FROM CATALYST FOR PEACE: We have seen how building peace and development from the inside-out not only requires new ways of working from communities, from local development stakeholders including local government, from civil society organizations facilitating the process, and ultimately from both the national and local governments - but it also requires new ways of working as funders, and new kinds of funder/recipient relationships. Catalyst for Peace has been both the primary funder and core program partner in this work since the beginning of Fambul Tok, and together we have modeled a mutually healthy relationship, representative of the how funding is not separate from the larger process of social transformation, but rather how it can be a part of that larger process, and a healthy part at that. As we move to implement the Wan Fambul National Framework we recognize that the Framework will not only be working nationally (the work of which is what is already most fully outline in this proposal) but will also have a global dimension, especially through the funding of the process, which after this initial phase is likely to be mostly large (government and IGO) funders. So far, for example, we have had interest and some funding from UNDP and the USG, and also interest and conversation with the JICA, EU, World Bank, and DFID. We see this upcoming phase (for which we are requesting BridgeBuilder funding) as critical in strengthening the national 'container' for engaging the conversation with other government and IGO funding entities from a position of national strength. Catalyst for Peace is especially eager to broaden the global conversation about how to fund local peacebuilding and development but at a national scale - how to fund/support peace and development from the inside-out. We (CfP) also recognize that we will need more voices and more support for that conversation, especially when working with large government and IGO entities. We have seen how private foundations have unique potential not only to work creatively, but also to convene and host conversations with government/IGO funding in ways local and even national peacebuilding actors cannot. We would welcome GHR's partnership in the global funding process and conversation, and, if it is of interest to GHR, we would invite not just funding but also partnership in this next phase of the Wan Fambul National Framework implementation. We can envision intentional collaborative work focused on how to help global funding mechanisms serve the fulfillment of local leadership potential, rather than (even if unintentionally) subvert or deplete it. We could see this collaboration having many potential interested audiences, even beyond the direct scope of this proposal. We have seen from our own experience how having a grounded in-practice context allows conversations to expand learning and impact in uniquely powerful ways. The time is ripe to make significant impact in helping funding accomplish its intended purposes more fully and effectively, and we are convinced the Wan Fambul National Framework process can make a powerful contribution to helping that happen. We aim to strengthen and grow our capacity to do that, hopefully with GHR partnership.

Note that you may also edit any of your previous answers within the proposal. Here is a great place to note any big final changes or iterations you have made to your proposal below:

There are no big changes to our proposal. It is something we have been working to develop through beneficiary feedback for the past 3-4 years. The one thing thing which has developed over the past three months as we interacted with the OpenIdeo platform is the new Government of Sierra Leone has fully endorsed the Wan Fambul National Framework, even though it was developed in partnership with the leadership of the former government. In an extremely heated, partisan environment such as post-election Sierra Leone this unheard of. The Wan Fambul National Framework was created in a non-partisan, people-focused manner. It is encouraging the new government has recognized the importance of building a people-centered focused national development plan and are ready to work with the foundation which was developed in the 3 pilot districts.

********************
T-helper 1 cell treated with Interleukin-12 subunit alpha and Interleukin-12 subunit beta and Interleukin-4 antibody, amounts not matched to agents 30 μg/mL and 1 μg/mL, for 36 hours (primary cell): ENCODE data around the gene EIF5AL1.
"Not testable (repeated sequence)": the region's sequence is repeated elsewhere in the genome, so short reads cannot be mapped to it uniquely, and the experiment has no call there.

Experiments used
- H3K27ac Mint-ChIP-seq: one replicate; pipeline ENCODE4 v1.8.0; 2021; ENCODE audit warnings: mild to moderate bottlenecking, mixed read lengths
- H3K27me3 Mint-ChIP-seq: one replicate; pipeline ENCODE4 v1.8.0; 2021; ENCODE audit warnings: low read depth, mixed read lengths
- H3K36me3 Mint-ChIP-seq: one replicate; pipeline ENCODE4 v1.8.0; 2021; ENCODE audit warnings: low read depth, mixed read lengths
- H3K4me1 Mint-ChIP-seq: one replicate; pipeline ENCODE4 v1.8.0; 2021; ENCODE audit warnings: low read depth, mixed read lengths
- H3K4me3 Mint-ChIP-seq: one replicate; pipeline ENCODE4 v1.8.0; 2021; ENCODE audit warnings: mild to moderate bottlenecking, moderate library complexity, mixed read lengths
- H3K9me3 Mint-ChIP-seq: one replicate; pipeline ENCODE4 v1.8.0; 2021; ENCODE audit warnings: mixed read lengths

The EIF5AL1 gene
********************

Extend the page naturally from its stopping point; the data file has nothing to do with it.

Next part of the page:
Explain your project idea (2,000 characters)

In the past two years, the Ministry of Local Government and Rural Development (MLGRD) of Sierra Leone formed a new partnership with Fambul Tok International (LNGO) and Catalyst for Peace (INGO) to develop the Wan Fambul: National Framework for Inclusive Governance and Local Development. The Framework is designed to bring devolution to the next level and development to the doorstep of the people. The Wan Fambul Framework outlines a holistic, community-owned and led process leading to a National People’s Plan, and it is built on the learning from a 3 ½-year comprehensive pilot process in three districts, in Kailahun, Moyamba and Koinadugu. The pilot tested a People’s Planning Process to mobilize communities to lead in their own recovery and development, while also creating an inclusive infrastructure to sustain and support that process. It is anchored in the Districts by an Inclusive District Committee (IDC), coordinating all the District peace and development stakeholders, including the District Councils, Traditional Leaders, MDAs, NGOs/INGOs, CSOs, Women, Youth, Disabled, Inter-Religious, and Community Representatives. Since 2007, Fambul Tok and Catalyst for Peace (CFP) forged an approach to healing, recovery and ongoing development that places people and communities in the very center and at the helm – first through post-war reconciliation, then adapting to Ebola recovery and culminating in the People’s Planning Process. The People’s Planning Process (PPP) is an inclusive community mobilization and engagement process for community welfare and development. The process has built structures that are helping resolve long standing conflict and engaging communities to champion their own recovery and development. Inclusive District governance structures (IDCs) are then built to support/sustain the process. This ‘inside-out’ approach repairs the torn fabric of community and builds social immunity for the next crisis, helping break an endless crisis/response cycle.